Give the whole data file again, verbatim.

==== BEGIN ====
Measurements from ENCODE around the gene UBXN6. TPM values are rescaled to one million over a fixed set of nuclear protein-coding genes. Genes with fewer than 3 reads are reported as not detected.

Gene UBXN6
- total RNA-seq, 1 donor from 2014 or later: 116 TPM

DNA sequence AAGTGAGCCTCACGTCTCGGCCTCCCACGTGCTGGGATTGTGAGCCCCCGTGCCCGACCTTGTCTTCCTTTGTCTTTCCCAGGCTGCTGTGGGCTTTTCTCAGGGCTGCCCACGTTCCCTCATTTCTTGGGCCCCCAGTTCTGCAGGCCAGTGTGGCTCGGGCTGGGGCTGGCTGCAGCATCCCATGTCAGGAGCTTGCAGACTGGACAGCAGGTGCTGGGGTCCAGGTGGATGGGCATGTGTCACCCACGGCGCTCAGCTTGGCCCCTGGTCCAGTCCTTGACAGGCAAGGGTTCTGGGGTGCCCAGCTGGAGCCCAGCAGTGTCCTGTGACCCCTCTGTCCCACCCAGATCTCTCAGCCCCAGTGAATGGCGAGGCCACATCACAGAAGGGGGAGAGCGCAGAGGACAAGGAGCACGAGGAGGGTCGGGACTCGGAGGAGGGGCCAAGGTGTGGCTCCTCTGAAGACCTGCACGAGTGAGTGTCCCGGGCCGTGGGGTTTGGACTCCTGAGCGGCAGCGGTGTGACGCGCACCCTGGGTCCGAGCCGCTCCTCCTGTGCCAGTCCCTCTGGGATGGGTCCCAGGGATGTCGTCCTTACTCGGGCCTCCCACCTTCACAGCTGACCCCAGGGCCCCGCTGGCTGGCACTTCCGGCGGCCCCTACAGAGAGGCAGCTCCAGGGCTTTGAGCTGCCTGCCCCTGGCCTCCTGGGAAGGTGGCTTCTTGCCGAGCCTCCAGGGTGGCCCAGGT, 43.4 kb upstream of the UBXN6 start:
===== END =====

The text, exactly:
Measurements from ENCODE around the gene UBXN6. TPM values are rescaled to one million over a fixed set of nuclear protein-coding genes. Genes with fewer than 3 reads are reported as not detected.

Gene UBXN6
- total RNA-seq, 1 donor from 2014 or later: 116 TPM

DNA sequence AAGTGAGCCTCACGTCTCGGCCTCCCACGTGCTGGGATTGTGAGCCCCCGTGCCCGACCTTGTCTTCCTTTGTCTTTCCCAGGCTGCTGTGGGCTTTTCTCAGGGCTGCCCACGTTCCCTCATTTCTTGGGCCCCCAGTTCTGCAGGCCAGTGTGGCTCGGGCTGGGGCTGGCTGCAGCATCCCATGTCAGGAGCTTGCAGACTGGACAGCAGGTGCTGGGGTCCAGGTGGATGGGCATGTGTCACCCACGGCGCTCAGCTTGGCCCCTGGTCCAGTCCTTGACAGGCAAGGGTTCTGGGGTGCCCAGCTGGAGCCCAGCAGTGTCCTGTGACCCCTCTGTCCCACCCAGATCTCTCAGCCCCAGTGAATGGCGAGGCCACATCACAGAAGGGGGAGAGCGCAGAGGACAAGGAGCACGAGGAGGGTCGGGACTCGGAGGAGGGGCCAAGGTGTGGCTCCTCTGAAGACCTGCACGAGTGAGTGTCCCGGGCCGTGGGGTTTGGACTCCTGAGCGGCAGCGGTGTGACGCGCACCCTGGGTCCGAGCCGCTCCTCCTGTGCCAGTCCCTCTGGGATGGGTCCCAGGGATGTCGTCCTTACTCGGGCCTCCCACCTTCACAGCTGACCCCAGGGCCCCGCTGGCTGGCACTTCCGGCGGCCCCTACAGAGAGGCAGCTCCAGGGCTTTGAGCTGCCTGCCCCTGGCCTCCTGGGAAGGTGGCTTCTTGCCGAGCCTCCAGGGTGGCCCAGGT, 43.4 kb upstream of the UBXN6 start: